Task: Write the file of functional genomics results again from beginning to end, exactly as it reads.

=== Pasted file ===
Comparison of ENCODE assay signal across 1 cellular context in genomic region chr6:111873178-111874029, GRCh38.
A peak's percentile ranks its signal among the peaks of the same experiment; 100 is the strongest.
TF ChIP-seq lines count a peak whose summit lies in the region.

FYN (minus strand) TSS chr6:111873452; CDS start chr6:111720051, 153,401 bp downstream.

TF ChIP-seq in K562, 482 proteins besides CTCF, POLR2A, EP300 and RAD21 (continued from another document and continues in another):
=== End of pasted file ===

Comparison of ENCODE assay signal across 1 cellular context in genomic region chr6:111873178-111874029, GRCh38.
A peak's percentile ranks its signal among the peaks of the same experiment; 100 is the strongest.
TF ChIP-seq lines count a peak whose summit lies in the region.

FYN (minus strand) TSS chr6:111873452; CDS start chr6:111720051, 153,401 bp downstream.

TF ChIP-seq in K562, 482 proteins besides CTCF, POLR2A, EP300 and RAD21 (continued from another document and continues in another):